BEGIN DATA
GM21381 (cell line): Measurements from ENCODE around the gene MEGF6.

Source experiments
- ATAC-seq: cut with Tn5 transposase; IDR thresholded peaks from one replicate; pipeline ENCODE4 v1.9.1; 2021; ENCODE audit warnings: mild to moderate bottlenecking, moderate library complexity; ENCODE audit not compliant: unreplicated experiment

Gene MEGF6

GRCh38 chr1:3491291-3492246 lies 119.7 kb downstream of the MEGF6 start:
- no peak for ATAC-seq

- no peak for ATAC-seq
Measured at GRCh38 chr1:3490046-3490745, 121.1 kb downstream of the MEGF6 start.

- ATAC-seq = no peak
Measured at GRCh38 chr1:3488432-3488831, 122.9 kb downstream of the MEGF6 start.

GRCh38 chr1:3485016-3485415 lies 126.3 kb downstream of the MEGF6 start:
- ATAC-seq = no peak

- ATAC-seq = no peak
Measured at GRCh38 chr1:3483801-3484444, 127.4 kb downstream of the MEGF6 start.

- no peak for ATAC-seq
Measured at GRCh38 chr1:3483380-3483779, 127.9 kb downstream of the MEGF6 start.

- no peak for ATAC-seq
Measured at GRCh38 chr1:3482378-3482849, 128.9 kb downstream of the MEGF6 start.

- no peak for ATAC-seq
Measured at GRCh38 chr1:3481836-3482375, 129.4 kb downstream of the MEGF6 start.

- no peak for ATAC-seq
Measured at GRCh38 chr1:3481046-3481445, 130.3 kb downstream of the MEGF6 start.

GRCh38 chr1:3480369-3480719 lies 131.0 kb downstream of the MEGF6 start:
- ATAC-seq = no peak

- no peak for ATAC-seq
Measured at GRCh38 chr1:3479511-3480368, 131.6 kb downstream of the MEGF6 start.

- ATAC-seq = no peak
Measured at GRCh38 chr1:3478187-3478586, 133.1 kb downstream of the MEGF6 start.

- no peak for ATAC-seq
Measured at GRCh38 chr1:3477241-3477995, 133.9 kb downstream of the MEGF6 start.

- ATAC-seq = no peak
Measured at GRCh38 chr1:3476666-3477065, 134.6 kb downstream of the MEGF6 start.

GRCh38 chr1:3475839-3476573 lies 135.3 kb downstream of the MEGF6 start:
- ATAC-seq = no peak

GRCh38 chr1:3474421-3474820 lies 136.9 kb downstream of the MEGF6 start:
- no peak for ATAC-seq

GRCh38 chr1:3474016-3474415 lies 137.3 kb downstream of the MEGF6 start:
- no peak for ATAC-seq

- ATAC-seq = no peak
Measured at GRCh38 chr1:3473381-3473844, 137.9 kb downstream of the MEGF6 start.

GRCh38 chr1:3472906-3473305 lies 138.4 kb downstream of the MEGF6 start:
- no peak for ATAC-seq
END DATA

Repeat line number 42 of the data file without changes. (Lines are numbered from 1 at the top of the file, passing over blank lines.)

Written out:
- no peak for ATAC-seq